Trusting the process

Opposition senator Nene Pimentel famously called the impeachment process a "legal trap," and if memory serves me right could not refrain from saying "I told you so" after the House of Representatives threw out all three impeachment complaints.

And yet, according to the results of the latest Social Weather Stations survey, most Filipinos wanted the President to face the impeachment process, even though many had doubts about the process itself. Is this naivete, or wisdom?

Anti-GMA feelings ran very high in the last few days of the recent hearings of the House Committee on Justice, with the nationwide 3rd Quarter 2005 Social Weather Survey finding 79% wanting President Gloria Macapagal-Arroyo impeached, 64% favoring her resignation, and 51% saying she should be removed by People Power if the House of Representatives would reject her impeachment.

Flashback: In surveys taken since the Garcillano tapes surfaced and after the President admitted her "lapse in judgment" in calling an election official during the canvassing, public opinion on what the President did has been firming up: More and more people think she called the election official not merely to protect her votes, as she had said in her apology, but to manipulate the vote.

In the first news release accompanying the latest survey findings, SWS explained the "Garci factor":

The key factor in the negative sentiment is the belief of most Filipinos that GMA’s admitted phone calls to "a Comelec official" amounted to instructing him to cheat in the 2004 election, and were not merely meant to protect her votes as she claimed in her June 27 apology.

Among the majority 57% believing that GMA’s phone calls gave instructions to cheat, 89% were pro-impeachment, 80% were pro-resignation, and 62% were pro-People-Power.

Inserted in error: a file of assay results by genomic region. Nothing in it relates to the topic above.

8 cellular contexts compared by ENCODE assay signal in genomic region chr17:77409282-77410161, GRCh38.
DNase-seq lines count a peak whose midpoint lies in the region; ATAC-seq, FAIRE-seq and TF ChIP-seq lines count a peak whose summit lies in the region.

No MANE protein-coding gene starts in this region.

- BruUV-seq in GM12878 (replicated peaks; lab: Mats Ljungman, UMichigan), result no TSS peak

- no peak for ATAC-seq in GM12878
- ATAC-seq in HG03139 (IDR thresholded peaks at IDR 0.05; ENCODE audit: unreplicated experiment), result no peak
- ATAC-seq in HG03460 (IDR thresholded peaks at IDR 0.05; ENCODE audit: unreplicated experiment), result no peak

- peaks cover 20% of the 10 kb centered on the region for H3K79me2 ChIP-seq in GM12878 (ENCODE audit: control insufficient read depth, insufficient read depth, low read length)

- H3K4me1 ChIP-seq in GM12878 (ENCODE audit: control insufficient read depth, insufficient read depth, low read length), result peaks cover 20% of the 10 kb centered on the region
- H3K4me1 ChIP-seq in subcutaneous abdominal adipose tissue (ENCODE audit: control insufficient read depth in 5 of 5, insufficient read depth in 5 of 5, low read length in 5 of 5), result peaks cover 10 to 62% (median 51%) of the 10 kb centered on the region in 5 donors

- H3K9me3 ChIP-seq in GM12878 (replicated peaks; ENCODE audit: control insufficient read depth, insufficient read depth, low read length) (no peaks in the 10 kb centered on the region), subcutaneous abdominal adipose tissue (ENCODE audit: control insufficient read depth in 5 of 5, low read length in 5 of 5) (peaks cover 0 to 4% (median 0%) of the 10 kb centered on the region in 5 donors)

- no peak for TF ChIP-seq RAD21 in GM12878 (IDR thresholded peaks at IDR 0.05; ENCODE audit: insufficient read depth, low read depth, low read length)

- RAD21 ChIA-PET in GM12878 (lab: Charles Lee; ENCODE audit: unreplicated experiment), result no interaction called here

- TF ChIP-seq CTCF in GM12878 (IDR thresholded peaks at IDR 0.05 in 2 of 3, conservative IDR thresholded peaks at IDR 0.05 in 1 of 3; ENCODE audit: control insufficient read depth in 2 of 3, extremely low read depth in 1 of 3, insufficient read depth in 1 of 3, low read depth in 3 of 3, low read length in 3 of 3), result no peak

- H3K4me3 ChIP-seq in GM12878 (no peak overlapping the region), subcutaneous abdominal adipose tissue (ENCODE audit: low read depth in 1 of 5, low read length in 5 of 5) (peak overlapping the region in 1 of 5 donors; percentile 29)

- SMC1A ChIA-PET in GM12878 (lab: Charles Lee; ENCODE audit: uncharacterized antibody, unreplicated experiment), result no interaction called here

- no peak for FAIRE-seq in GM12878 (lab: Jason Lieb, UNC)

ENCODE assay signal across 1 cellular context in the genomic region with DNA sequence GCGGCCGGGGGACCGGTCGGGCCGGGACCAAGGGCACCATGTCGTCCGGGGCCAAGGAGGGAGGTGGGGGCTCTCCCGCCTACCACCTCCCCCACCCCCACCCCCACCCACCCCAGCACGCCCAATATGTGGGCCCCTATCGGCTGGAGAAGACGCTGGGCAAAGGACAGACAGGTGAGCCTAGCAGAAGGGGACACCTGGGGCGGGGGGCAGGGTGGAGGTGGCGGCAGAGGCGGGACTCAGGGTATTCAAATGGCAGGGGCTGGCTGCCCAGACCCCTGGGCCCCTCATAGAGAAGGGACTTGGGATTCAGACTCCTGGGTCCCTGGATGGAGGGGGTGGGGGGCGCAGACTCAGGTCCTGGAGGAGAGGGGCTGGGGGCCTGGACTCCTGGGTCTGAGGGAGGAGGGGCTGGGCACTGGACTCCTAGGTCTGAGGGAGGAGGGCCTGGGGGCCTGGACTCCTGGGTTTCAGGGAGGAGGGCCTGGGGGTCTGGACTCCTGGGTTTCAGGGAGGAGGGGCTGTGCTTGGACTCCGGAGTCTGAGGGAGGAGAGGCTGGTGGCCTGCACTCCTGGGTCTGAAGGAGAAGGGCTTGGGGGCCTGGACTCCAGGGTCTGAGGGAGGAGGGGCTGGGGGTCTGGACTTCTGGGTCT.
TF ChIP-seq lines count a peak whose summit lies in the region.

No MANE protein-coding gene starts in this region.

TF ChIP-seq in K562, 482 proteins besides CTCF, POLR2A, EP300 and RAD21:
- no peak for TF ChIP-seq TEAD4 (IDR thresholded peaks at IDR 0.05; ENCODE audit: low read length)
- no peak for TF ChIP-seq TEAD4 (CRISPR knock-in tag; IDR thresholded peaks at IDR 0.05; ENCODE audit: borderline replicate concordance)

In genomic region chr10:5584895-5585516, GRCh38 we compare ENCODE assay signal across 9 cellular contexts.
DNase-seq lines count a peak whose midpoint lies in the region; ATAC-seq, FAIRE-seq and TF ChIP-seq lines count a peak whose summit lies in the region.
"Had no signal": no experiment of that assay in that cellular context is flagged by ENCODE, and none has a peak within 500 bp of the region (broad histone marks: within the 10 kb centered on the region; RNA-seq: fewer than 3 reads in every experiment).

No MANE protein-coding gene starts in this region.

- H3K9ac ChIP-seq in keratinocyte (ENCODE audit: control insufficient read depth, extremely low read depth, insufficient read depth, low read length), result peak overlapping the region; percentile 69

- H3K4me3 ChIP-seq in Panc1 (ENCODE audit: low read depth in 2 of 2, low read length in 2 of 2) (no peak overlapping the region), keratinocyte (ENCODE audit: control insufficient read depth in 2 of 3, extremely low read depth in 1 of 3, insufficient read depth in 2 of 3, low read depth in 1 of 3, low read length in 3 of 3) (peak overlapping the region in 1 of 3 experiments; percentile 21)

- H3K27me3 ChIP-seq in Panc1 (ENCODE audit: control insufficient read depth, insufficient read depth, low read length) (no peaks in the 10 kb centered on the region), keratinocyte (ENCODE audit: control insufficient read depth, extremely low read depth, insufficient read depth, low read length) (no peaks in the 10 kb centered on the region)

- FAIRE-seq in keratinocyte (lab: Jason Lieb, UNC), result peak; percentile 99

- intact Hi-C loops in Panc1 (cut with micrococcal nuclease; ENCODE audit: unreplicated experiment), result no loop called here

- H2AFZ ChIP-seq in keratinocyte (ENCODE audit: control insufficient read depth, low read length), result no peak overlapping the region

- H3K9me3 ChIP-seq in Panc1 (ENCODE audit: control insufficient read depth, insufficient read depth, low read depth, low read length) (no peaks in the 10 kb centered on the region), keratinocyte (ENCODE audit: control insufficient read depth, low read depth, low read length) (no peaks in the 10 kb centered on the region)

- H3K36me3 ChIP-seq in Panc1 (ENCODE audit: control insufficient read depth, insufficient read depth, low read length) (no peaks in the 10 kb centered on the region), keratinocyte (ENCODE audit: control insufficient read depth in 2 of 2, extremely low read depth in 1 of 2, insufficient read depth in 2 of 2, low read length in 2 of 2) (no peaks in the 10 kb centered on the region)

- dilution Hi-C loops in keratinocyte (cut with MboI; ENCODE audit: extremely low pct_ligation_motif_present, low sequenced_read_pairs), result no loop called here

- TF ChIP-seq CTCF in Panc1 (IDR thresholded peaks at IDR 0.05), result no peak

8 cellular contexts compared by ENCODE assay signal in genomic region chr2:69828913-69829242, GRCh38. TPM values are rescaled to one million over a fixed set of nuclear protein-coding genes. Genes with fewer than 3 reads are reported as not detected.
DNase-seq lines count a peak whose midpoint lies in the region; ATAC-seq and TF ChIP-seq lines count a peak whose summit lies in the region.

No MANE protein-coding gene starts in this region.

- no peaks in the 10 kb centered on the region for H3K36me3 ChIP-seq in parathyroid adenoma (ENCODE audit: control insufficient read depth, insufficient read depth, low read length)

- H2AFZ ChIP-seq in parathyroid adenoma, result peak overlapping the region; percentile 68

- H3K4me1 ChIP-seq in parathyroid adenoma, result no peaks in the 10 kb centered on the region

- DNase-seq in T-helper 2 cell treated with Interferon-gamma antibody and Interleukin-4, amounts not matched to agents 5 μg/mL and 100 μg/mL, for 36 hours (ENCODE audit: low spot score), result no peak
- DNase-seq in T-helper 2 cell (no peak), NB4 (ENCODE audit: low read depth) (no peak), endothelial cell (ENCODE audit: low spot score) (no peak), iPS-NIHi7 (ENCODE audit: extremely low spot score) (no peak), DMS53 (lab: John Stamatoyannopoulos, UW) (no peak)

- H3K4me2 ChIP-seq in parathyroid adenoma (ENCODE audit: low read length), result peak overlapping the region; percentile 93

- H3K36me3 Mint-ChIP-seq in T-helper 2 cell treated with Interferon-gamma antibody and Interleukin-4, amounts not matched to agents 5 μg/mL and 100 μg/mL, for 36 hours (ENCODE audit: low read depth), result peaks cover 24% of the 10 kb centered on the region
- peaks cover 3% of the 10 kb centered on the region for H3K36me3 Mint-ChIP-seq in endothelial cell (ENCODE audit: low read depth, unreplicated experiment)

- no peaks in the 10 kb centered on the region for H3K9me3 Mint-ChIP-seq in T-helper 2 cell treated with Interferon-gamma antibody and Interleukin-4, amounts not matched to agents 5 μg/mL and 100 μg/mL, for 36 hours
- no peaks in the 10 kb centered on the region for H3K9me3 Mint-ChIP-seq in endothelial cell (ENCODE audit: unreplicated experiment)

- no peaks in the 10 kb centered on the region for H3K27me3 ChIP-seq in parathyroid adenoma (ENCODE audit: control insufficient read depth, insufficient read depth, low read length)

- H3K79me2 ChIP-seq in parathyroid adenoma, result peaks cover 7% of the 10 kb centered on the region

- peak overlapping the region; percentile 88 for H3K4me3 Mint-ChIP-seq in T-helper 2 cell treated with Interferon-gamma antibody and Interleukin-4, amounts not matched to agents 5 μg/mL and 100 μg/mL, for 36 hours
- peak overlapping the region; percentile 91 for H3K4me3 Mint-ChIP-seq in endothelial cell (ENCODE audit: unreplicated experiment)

Among the minority 36% accepting that she called the Comelec official only to protect her votes, a large 68% were nevertheless pro-impeachment, but only 44% were pro-resignation, and only 35% were pro-People-Power.

Coupled with the finding that a majority of Filipinos want the President to face impeachment, we can naturally assume that the public wants the impeachment process to end with the President’s conviction in the Senate. And yet, the same survey tells us that the public has "mixed opinions" about whether both chambers of Congress can handle the impeachment case fairly (the questionnaire uses the phrase "makapagbibigay ng makatarungang desisyon").

Only 22 percent of the respondents said they had "much trust" in the capability of the House to reach the right decision. A near-majority of 48 percent said they were unsure, while 29 percent said they had "little trust" in the fairness of the House. The Senate ends up with equally dismal numbers: 24 percent "much trust," 50 percent unsure, 25 percent "little trust."

(SWS notes that what we can call the indices of skepticism followed the pattern of an earlier time, when public opinion about the impeachment of Joseph Estrada five years ago was similarly doubtful about fair play in Congress.) 

So, what do we have? A whopping 79 percent want the President impeached, but about the same proportion of the public either do not think Congress will be fair or are unsure of Congress’s capacity to act fairly. Is this naivete, or wisdom?

I would like to see it as an instinctive trusting of the process. Impeachment is what is called for in the Constitution, so impeachment it is. (Note that resignation, itself an eminently constitutional option, is also a majority opinion. Even "people power," understood in uniquely Filipino terms, has the support, in case of a failure of impeachment, of a statistical majority.) In other words, the public instinctively trusts the constitutional system itself to work out the crisis — but without missing a step.


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